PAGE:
It is hot outside and this is bad news for children’s health

Heat waves are becoming hotter and more frequent due to rising rates of air pollution, putting children’s health at risk, a new wide-ranging report finds.

A June 15 article in the New England Journal of Medicine examines current research to make a large inventory of how air pollution and climate change interact to adversely affect people’s health, particularly that of children. It examined the link between fossil fuel emissions and a variety of consequences of climate change, including extreme weather events; forest fires; vector-borne diseases such as malaria, Zika and Lyme disease; and heat waves, a topic at the forefront of many people’s minds.

This month, for example, there were record temperatures in the United States, affecting more than 100 million people and touching locations from the Gulf Coast to the Great Lakes, the southwest, the mid-Atlantic and the Midwest.

In Texas, Austin has already experienced an eight-day streak of temperatures above 100 degrees in June, according to the Austin American-Statesman.

These models are an important reality to note, said Frederica Perera, the lead author of the article. “My concern is that the threats increase as the temperature rises,” she told KHN Perera, a professor at Columbia University’s Mailman School of Public Health. “Temperatures are rising because greenhouse gas emissions are rising, and this is a major health concern for everyone, but especially for the most vulnerable.”

Babies fall into this category, wrote Perera and her co-author, Dr. Kari Nadeau, because their ability to regulate temperature, known as thermoregulation, is not fully developed.

They are also more susceptible to heat-related stress because they are smaller and need to drink and eat more frequently to stay healthy, Perera said. But because “young children depend on their parents to provide, their needs are sometimes ignored,” she said.

The authors noted that heat-related illness is “a leading and growing cause of death and illness among student athletes” in the United States. In addition, they cited studies suggesting that “heat associated with climate change” has an impact on children’s and adolescents’ mental health, as well as their learning ability.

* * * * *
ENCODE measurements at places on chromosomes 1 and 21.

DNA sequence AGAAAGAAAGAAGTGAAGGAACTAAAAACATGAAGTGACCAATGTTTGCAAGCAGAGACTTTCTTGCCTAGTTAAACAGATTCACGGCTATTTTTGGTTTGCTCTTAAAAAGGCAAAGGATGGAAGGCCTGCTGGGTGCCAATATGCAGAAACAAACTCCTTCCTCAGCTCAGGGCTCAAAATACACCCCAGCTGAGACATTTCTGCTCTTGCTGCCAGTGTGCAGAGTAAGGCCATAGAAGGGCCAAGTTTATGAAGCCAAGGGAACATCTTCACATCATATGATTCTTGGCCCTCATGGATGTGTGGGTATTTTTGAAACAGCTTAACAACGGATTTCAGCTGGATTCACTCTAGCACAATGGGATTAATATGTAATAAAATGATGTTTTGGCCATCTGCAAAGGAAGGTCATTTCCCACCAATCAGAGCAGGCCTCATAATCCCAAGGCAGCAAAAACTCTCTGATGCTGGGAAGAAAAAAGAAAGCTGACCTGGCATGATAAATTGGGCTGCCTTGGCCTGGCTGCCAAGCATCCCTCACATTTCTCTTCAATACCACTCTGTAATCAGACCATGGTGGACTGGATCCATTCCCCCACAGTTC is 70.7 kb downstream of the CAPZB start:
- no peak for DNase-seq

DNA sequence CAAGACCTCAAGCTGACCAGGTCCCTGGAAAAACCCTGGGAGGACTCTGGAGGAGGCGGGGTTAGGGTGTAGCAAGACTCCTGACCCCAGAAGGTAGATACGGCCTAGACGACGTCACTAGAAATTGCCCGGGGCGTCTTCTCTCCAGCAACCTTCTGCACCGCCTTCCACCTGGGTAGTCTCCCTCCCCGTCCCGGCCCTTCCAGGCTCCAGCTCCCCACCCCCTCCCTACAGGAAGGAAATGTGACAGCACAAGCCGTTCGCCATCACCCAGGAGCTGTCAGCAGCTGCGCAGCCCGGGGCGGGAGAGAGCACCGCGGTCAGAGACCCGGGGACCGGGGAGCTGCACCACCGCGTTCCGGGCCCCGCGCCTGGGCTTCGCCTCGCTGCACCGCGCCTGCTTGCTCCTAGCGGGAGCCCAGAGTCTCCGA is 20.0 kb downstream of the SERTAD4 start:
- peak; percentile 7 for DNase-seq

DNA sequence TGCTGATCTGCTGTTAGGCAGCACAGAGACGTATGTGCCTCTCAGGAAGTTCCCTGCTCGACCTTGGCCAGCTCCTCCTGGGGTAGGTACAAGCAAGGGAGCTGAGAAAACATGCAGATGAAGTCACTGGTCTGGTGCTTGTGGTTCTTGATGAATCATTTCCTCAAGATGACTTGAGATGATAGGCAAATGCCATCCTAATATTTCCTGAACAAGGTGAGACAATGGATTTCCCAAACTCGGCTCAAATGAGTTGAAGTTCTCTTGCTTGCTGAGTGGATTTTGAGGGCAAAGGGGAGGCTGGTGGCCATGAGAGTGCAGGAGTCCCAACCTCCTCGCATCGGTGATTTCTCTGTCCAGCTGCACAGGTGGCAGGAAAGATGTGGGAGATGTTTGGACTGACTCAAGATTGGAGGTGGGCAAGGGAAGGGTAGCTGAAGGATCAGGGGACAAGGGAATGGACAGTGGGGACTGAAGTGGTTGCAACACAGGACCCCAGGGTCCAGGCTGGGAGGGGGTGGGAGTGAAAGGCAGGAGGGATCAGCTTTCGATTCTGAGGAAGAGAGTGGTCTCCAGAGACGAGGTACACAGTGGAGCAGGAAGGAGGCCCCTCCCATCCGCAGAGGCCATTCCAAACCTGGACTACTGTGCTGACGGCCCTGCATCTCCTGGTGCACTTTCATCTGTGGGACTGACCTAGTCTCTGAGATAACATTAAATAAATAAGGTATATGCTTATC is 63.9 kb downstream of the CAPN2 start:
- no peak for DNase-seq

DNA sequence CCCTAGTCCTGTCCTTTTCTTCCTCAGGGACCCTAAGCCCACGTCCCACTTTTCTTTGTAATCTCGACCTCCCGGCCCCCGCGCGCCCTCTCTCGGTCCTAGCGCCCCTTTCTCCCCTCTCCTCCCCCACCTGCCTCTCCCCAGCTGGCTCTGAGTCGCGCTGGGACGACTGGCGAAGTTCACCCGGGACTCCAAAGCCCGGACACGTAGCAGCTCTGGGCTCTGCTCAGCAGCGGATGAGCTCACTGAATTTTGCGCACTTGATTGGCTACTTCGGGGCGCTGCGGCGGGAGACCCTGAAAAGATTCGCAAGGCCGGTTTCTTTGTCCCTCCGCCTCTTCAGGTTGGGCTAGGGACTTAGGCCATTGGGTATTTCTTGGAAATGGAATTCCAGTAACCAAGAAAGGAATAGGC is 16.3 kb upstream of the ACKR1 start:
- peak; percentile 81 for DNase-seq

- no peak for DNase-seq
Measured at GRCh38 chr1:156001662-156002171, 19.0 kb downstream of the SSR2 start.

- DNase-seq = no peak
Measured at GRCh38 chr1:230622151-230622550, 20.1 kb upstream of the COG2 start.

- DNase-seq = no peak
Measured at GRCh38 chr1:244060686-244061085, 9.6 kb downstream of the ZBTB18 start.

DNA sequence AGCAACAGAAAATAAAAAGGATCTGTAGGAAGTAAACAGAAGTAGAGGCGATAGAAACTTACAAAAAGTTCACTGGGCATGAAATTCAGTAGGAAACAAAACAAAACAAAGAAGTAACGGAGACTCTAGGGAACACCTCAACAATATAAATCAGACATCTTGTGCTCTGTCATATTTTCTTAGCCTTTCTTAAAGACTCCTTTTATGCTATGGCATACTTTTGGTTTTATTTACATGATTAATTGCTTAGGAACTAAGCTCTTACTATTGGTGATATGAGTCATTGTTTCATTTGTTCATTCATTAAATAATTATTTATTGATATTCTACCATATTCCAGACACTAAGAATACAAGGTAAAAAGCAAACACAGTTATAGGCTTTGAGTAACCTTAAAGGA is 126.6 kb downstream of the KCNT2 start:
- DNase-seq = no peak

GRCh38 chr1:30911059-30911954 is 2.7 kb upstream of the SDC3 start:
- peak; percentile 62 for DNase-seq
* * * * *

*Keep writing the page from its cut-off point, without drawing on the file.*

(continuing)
The review article pointed to previous research associating in utero exposure to heat waves with “increased risks of preterm birth or low birth weight; hyperthermia and death among infants; and heat stress, kidney disease, and other illnesses. “among children.

“Being pregnant is inherently very physiologically demanding, and therefore the heat puts additional stress on a pregnant woman,” said Dr. Robert Dubrow, a professor of epidemiology at Yale’s School of Public Health who has not been associated with. neither study. “And the fetus can also experience heat stress, which could lead to adverse birth outcomes.”

And these heat-related risks are overall greater for “low-income communities and communities of color,” the authors of the new paper wrote.

Carbon dioxide emissions from burning fossil fuels have increased dramatically over the past 70 years, according to the article. “The modeling indicates that some heat waves would be extraordinarily unlikely in the absence of climate change,” he says.

The authors briefly outline solutions which they describe as “climate and environmental strategies” that “should also be seen as essential public health policies”. In addition to wide-ranging efforts to mitigate fossil fuel and greenhouse gas emissions, they offered various ways to protect children – steps they call “adaptation measures” – which included providing clean water to children and families facing drought or water contamination and the creation of shaded areas where children play, live and go to school.

Separately, Austin-based research has highlighted why this step could be significant.

Researchers tracked the physical activity levels and location of 8 to 10-year-old students during recess at three elementary schools in 2019. They compared children’s recess activity during the two weeks of September, the hottest month. of the school year, with a cooler week than November. “We wanted to understand the impact of outdoor temperatures on children’s play in schoolyard environments,” said Kevin Lanza, lead researcher of the study, to inform the design of “future school interventions for physical activity in the face of climate change. “.

During the warmer periods, he said, “the children did less physical activity and sought shade.”

As temperatures continue to rise, he said, schools need to be flexible in making sure students get the daily exercise they need. “Schools should consider adding shade by planting trees or installing artificial structures that cover spaces for physical activity,” said Lanza, assistant professor at UTHealth’s School of Public Health. She also noted that school policies could be updated so that breaks are scheduled during the cooler hours of the day and moved indoors during periods of extreme heat.

But the general need to protect children from scorching weather requires action beyond those measures, Perera said, and more climate and clean air policies need to be enacted.

“Governments have a responsibility to protect the population and especially the most vulnerable people, especially children,” said Perera. “We must act immediately because we are going absolutely in the wrong direction.”

This article was reprinted from khn.org with permission from the Henry J. Kaiser Family Foundation. Kaiser Health News, an editorial independent news service, is a program of the Kaiser Family Foundation, a non-partisan health policy research organization not affiliated with Kaiser Permanente.

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